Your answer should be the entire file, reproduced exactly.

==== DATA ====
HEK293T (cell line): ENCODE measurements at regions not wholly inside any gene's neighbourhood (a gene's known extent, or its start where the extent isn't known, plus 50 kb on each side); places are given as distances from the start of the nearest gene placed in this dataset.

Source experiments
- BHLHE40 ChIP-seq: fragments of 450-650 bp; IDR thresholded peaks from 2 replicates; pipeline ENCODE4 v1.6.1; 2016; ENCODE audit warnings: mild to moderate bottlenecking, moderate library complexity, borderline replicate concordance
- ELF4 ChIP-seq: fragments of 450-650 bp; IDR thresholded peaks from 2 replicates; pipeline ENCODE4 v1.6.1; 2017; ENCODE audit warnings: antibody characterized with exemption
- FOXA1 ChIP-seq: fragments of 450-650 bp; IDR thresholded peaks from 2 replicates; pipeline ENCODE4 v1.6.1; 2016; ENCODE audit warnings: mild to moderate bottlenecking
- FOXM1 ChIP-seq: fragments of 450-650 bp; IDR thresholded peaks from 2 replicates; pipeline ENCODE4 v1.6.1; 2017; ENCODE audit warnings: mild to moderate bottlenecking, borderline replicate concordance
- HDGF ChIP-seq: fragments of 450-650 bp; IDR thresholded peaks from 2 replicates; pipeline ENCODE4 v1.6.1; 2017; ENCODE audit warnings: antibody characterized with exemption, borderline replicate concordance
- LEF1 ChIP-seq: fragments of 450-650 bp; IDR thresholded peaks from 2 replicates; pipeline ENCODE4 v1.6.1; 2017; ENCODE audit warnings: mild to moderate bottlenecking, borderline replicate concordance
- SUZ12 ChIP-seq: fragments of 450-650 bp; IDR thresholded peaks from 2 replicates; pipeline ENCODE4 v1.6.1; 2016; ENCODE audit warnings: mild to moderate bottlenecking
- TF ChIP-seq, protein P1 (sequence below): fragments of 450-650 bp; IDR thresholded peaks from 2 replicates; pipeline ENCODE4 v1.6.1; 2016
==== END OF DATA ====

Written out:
HEK293T (cell line): ENCODE measurements at regions not wholly inside any gene's neighbourhood (a gene's known extent, or its start where the extent isn't known, plus 50 kb on each side); places are given as distances from the start of the nearest gene placed in this dataset.

Source experiments
- BHLHE40 ChIP-seq: fragments of 450-650 bp; IDR thresholded peaks from 2 replicates; pipeline ENCODE4 v1.6.1; 2016; ENCODE audit warnings: mild to moderate bottlenecking, moderate library complexity, borderline replicate concordance
- ELF4 ChIP-seq: fragments of 450-650 bp; IDR thresholded peaks from 2 replicates; pipeline ENCODE4 v1.6.1; 2017; ENCODE audit warnings: antibody characterized with exemption
- FOXA1 ChIP-seq: fragments of 450-650 bp; IDR thresholded peaks from 2 replicates; pipeline ENCODE4 v1.6.1; 2016; ENCODE audit warnings: mild to moderate bottlenecking
- FOXM1 ChIP-seq: fragments of 450-650 bp; IDR thresholded peaks from 2 replicates; pipeline ENCODE4 v1.6.1; 2017; ENCODE audit warnings: mild to moderate bottlenecking, borderline replicate concordance
- HDGF ChIP-seq: fragments of 450-650 bp; IDR thresholded peaks from 2 replicates; pipeline ENCODE4 v1.6.1; 2017; ENCODE audit warnings: antibody characterized with exemption, borderline replicate concordance
- LEF1 ChIP-seq: fragments of 450-650 bp; IDR thresholded peaks from 2 replicates; pipeline ENCODE4 v1.6.1; 2017; ENCODE audit warnings: mild to moderate bottlenecking, borderline replicate concordance
- SUZ12 ChIP-seq: fragments of 450-650 bp; IDR thresholded peaks from 2 replicates; pipeline ENCODE4 v1.6.1; 2016; ENCODE audit warnings: mild to moderate bottlenecking
- TF ChIP-seq, protein P1 (sequence below): fragments of 450-650 bp; IDR thresholded peaks from 2 replicates; pipeline ENCODE4 v1.6.1; 2016